The problem is, it's very hard to take the Federal Government to court (which is presided over by the Federal Government).
    "Political speech and writing are largely the defense of the indefensible. . . . Thus political language has to consist largely of euphemism, question-begging and sheer cloudy vagueness."
    ~Orwell, Politics and the English Language

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    re: Snowden embraces American flag in WIRED photo shoot[W:511]

    Quote Originally Posted by Redress View Post
    Stranded in Russia by his own actions. If you break the law, you cannot cry that people want to charge you with a crime.
    The NSA was/still is breaking the law.
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    re: Snowden embraces American flag in WIRED photo shoot[W:511]

    Quote Originally Posted by Redress View Post
    Snowden has not been convicted by any one. He has yet to stand trial. If he should ever return to the US, he will not stand trial because he embarrassed any one. He will stand trial because he broke the fucking law. And in fact, it is a very good, reasonable law. Information is classified for a reason. Allowing Joe Blow to decide if information should be classified is a really bad idea. If he guesses wrong then the information is still out there.
    I'm curious, is there absolutely no crime you think would warrant whistleblowing? No matter what 100% loyalty to the government and no exceptions? If they're killing kids in dark rooms, nope, keep your mouth shut?

    It's important to make the distinction between "No one should ever whistleblow for any reason" and "I simply don't think his reason was good enough", so which is it for you?
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    re: Snowden embraces American flag in WIRED photo shoot[W:511]

    I find it funny how many people think NSA is "breaking the law", yet the majority of those FISA federal judges disagree. To some random people on the internet with no law experience or education, it's clear it's illegal, yet to professionals it's not. Hmm, I wonder which carries more weight.
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    re: Snowden embraces American flag in WIRED photo shoot[W:511]

    Quote Originally Posted by Gonzo Rodeo View Post
    AMENDMENT IV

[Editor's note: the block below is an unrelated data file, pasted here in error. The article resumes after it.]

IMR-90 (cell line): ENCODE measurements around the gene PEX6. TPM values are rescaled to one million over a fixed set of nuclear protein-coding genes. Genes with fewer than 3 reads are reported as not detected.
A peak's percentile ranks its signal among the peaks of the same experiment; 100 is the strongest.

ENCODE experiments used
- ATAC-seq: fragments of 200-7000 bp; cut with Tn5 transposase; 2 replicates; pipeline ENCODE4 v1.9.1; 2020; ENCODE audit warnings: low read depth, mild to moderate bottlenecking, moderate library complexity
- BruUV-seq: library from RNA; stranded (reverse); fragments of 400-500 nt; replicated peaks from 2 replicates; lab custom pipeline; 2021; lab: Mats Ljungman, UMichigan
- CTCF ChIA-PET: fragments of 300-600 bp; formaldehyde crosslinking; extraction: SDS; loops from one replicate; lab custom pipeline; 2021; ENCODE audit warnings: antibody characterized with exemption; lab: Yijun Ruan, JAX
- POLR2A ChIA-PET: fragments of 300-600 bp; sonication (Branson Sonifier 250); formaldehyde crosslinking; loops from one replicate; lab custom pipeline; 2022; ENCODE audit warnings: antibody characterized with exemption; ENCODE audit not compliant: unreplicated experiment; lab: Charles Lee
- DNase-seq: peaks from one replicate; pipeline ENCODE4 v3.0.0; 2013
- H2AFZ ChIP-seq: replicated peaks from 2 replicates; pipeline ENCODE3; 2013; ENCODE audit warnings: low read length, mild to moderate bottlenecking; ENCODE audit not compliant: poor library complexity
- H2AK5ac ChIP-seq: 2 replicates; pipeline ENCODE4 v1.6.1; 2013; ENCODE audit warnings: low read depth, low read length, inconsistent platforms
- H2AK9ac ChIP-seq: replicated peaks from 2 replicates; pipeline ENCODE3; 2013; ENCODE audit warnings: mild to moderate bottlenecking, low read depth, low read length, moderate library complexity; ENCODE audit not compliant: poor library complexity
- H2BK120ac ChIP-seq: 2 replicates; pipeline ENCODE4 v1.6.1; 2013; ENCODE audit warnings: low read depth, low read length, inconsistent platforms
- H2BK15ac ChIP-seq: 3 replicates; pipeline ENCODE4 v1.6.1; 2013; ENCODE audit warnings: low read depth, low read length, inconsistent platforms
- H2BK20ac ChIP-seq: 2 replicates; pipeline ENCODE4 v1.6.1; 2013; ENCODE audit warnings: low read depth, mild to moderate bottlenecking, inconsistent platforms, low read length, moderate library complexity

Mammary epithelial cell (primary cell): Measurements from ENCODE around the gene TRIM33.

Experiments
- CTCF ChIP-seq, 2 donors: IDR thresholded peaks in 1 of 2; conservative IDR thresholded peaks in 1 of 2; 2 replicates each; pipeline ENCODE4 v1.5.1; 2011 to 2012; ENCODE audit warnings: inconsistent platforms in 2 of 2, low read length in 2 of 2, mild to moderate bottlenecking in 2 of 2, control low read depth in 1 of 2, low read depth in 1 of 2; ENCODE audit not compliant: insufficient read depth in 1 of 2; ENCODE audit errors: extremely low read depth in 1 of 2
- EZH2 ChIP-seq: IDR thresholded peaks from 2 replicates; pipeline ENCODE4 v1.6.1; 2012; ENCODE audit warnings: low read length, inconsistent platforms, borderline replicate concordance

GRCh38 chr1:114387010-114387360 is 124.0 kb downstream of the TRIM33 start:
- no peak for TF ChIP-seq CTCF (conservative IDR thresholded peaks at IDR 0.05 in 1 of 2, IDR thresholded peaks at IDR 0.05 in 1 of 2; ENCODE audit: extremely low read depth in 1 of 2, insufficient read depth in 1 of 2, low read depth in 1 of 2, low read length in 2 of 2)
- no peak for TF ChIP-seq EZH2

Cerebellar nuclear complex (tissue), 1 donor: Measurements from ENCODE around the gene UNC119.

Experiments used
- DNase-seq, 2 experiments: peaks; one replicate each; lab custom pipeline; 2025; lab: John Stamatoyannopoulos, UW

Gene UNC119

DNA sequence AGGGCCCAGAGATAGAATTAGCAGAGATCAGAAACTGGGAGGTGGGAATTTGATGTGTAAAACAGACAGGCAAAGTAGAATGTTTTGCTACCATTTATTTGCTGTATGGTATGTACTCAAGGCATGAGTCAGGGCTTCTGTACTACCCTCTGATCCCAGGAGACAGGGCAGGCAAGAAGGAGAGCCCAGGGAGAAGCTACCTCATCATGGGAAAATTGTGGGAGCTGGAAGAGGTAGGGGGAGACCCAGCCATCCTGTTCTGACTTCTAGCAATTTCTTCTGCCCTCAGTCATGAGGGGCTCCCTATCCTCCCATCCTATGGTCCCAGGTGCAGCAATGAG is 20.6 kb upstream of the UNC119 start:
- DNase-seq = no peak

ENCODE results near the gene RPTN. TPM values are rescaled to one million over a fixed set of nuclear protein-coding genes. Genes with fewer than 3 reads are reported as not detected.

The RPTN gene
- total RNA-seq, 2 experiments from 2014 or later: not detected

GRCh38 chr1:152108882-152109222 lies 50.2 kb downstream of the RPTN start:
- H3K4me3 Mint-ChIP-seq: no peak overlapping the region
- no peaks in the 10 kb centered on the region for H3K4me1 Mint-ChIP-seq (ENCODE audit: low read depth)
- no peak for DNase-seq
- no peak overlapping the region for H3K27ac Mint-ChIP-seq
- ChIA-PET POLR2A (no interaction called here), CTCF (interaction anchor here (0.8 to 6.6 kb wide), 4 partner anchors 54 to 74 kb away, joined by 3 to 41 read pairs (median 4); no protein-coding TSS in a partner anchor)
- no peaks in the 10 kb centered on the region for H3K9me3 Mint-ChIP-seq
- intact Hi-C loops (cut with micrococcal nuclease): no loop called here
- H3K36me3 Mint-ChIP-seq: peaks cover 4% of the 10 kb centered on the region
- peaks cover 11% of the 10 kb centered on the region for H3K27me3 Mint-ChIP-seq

The right of the people to be secure in their persons, houses, papers, and effects, against unreasonable searches and seizures, shall not be violated, and no warrants shall issue, but upon probable cause, supported by oath or affirmation, and particularly describing the place to be searched, and the persons or things to be seized.


    If the NSA is doing 1% of the stuff Snowden has exposed, the government is blatantly in violation of the Fourth Amendment. If they aren't doing what Snowden has accused them of, then he is guilty of libel and not exposing classified material.

    The problem is, it's very hard to take the Federal Government to court (which is presided over by the Federal Government).
    Just because you claim its violates the 4th amendment doesn't mean that it actually does.

    Smith v Maryland (1979)

    This Court consistently has held that a person has no legitimate expectation of privacy in information he voluntarily turns over to third parties
    ACLU v Clapper (2013) found in favor of the government based on Smith v Maryland. The ACLU has appealed but unless the appeals court overturns it I don't think the SCOTUS will hear it.

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    re: Snowden embraces American flag in WIRED photo shoot[W:511]

    Quote Originally Posted by Crovax View Post
    Just because you claim its violates the 4th amendment doesn't mean that it actually does.

    Smith v Maryland (1979)



    ACLU v Clapper (2013) found in favor of the government based on Smith v Maryland. The ACLU has appealed but unless the appeals court overturns it I don't think the SCOTUS will hear it.
    How is a private conversation or a private email between two citizens suddenly exempt from the 4th? When you pick up a phone to call a friend, all of your data is going through a third party, so do you support the government eavesdropping on any and all communication of every kind?

    It's also important to note that Smith v Maryland involved simply keeping a record of phone numbers called, not actual recording of conversations and emails.
    Quote Originally Posted by LowDown View Post
    I've got to say that it is shadenfreudalicious to see the rich and famous fucquewads on the coast suffering from the fires.